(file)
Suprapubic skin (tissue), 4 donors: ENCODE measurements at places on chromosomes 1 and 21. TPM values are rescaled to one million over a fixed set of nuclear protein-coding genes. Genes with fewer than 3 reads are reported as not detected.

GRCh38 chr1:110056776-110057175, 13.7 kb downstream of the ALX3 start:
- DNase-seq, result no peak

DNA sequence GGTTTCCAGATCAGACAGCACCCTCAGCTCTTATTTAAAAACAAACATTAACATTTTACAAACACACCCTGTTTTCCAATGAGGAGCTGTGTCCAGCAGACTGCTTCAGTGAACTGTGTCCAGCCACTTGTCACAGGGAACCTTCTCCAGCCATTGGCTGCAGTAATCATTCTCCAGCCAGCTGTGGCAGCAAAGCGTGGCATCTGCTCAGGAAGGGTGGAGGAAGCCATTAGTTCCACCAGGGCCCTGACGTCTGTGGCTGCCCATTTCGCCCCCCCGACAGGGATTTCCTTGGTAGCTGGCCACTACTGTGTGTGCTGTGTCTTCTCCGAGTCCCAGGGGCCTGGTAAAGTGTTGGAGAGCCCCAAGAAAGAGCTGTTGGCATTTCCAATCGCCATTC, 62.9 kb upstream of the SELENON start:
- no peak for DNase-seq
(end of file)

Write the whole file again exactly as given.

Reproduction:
Suprapubic skin (tissue), 4 donors: ENCODE measurements at places on chromosomes 1 and 21. TPM values are rescaled to one million over a fixed set of nuclear protein-coding genes. Genes with fewer than 3 reads are reported as not detected.

GRCh38 chr1:110056776-110057175, 13.7 kb downstream of the ALX3 start:
- DNase-seq, result no peak

DNA sequence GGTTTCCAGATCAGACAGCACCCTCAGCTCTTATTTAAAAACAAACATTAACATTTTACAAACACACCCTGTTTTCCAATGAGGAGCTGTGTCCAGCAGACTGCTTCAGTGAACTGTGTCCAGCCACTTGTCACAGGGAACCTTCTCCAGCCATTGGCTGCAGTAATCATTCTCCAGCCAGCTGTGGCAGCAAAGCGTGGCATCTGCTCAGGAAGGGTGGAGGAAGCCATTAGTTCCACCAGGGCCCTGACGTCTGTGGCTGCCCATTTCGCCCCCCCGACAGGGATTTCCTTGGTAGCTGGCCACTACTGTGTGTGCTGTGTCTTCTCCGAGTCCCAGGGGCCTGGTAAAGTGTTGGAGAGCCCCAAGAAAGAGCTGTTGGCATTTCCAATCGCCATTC, 62.9 kb upstream of the SELENON start:
- no peak for DNase-seq